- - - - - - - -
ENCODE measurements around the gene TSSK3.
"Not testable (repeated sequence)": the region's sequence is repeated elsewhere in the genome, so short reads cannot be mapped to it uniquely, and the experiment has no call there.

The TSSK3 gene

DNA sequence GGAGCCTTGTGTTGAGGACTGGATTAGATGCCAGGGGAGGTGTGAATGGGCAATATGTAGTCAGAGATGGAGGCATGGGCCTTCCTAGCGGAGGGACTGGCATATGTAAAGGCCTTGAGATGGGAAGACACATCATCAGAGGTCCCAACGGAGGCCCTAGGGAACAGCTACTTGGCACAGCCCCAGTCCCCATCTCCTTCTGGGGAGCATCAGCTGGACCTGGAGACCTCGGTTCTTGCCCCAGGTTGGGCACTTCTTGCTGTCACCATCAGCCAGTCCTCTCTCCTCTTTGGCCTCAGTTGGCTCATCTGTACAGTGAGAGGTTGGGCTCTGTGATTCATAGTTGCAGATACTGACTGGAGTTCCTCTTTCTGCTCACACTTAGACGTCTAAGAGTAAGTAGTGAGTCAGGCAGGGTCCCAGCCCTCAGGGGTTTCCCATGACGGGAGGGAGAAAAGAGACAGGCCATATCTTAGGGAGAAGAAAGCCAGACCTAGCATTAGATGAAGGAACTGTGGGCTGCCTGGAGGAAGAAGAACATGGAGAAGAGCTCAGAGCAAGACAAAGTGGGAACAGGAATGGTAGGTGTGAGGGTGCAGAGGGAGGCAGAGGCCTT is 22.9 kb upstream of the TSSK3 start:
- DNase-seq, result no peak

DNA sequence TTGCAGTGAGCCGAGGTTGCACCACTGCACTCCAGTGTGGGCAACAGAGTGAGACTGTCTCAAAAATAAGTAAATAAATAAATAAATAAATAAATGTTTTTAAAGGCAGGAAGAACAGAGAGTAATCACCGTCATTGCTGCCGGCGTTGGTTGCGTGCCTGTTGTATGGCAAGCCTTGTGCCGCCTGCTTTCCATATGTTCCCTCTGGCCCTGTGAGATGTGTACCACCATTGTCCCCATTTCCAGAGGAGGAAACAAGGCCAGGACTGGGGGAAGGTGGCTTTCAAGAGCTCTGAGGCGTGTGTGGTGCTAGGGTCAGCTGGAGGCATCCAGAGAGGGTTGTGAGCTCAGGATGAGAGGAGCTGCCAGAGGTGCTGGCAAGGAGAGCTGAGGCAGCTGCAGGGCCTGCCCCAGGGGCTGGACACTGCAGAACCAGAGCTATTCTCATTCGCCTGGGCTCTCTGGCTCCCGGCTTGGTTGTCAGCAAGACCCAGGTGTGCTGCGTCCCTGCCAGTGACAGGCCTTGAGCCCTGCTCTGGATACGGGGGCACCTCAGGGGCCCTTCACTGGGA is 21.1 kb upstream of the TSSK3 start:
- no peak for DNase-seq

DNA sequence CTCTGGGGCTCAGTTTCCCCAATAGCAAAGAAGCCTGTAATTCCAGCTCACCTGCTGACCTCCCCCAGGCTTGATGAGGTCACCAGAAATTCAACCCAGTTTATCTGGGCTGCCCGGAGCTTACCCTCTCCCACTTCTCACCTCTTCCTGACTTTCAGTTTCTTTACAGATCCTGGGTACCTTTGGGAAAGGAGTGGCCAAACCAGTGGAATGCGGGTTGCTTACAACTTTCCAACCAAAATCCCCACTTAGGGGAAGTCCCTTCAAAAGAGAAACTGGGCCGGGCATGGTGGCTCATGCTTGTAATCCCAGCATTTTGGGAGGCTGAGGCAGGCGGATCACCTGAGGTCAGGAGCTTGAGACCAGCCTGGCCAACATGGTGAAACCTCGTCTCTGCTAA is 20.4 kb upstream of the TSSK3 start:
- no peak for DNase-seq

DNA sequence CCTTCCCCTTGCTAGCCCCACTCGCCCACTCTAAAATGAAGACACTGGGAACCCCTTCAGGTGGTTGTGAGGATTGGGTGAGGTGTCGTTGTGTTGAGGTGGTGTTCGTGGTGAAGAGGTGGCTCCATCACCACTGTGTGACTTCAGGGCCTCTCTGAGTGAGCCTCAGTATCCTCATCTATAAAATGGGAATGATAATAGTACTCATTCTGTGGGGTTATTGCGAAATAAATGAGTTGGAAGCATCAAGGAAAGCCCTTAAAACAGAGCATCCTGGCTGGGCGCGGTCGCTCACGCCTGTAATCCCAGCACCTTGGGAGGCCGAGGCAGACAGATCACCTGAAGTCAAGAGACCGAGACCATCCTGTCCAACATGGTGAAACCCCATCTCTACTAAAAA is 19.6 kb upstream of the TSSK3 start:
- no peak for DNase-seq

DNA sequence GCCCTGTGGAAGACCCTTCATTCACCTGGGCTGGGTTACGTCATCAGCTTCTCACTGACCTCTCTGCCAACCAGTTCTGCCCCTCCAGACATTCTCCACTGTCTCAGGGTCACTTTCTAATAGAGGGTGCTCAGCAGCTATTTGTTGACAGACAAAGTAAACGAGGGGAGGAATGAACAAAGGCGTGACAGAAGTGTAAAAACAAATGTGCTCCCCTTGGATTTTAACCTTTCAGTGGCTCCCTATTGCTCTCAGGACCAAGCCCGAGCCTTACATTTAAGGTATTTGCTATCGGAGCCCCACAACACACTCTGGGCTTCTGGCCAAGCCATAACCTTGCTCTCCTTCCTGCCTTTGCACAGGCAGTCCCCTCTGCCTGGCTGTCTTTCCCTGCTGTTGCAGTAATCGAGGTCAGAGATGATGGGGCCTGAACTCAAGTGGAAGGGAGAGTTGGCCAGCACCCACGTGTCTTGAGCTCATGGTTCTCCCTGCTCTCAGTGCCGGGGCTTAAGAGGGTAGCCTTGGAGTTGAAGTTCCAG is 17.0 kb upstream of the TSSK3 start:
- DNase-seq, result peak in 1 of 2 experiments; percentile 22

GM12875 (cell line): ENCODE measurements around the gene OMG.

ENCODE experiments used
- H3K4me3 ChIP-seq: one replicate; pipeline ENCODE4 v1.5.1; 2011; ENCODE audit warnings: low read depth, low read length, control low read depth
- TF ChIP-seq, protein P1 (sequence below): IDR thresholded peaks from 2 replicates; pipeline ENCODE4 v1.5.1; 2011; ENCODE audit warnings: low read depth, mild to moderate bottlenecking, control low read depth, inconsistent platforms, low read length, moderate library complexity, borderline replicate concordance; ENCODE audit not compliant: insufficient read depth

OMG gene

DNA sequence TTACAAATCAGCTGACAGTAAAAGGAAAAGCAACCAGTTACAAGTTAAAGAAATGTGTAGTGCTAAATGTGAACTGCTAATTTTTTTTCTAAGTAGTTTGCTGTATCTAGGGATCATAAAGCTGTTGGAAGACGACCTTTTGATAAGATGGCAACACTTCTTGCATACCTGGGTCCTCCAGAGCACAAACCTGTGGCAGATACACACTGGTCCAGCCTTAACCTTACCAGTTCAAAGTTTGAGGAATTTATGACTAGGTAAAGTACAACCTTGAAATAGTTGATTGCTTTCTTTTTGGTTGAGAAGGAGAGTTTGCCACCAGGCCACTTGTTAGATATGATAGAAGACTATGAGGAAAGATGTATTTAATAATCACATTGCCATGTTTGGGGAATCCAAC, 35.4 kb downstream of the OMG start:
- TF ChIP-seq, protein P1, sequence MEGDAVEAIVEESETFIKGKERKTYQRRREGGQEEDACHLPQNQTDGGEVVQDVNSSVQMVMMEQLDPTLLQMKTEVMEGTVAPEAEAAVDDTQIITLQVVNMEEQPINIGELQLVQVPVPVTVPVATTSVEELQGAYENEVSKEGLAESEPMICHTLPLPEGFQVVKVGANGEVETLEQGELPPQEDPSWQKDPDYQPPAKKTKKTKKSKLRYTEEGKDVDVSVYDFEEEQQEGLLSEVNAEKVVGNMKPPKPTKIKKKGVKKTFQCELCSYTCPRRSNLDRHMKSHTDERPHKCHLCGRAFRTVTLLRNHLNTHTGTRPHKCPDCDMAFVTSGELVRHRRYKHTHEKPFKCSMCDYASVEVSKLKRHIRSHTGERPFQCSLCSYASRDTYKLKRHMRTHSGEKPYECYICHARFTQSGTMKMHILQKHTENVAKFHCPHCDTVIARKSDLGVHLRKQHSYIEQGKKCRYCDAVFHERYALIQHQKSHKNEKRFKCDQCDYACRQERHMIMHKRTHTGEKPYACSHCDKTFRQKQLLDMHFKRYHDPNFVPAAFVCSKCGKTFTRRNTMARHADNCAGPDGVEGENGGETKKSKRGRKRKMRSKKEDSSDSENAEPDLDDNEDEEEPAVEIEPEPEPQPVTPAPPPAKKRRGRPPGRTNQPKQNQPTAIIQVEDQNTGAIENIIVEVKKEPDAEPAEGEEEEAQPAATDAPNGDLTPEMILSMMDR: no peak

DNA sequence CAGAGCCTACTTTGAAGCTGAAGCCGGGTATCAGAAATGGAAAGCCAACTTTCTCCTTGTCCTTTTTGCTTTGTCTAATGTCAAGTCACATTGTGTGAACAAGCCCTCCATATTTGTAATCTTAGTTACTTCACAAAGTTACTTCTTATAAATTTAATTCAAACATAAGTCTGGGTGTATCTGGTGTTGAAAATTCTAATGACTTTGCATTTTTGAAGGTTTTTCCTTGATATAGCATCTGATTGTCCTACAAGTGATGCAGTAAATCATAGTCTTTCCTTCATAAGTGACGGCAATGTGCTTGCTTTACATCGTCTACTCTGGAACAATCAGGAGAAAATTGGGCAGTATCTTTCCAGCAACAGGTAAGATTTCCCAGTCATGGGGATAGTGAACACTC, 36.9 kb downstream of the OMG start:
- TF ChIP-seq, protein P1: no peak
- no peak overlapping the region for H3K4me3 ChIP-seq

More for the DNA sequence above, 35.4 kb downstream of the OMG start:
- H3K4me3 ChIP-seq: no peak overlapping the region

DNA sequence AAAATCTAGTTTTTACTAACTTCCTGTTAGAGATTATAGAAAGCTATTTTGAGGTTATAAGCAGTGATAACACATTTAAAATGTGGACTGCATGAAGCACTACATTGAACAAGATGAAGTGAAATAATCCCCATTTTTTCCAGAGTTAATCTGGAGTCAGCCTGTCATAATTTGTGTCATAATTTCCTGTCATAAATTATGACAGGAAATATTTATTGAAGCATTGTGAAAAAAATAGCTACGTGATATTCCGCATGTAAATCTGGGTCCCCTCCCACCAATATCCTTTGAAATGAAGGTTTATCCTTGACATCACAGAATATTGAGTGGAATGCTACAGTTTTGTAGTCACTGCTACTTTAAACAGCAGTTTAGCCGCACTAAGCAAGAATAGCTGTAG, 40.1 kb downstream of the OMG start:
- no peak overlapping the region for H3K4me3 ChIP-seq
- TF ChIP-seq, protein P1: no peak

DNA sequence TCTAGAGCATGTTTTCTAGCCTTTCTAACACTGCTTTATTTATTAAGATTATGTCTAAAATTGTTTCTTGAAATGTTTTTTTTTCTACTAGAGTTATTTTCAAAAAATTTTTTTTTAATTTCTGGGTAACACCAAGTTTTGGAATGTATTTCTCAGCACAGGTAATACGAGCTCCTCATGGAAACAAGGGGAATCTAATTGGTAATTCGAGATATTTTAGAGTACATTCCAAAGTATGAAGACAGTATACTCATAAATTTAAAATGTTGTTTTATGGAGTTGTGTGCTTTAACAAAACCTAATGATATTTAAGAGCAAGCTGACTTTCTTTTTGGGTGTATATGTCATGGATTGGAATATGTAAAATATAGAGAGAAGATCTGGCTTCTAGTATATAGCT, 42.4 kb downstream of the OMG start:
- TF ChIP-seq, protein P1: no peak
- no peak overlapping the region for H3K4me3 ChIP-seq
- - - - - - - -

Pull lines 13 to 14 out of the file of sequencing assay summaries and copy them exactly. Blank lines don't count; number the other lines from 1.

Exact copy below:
- DNase-seq, result peak in 1 of 2 experiments; percentile 22

GM12875 (cell line): ENCODE measurements around the gene OMG.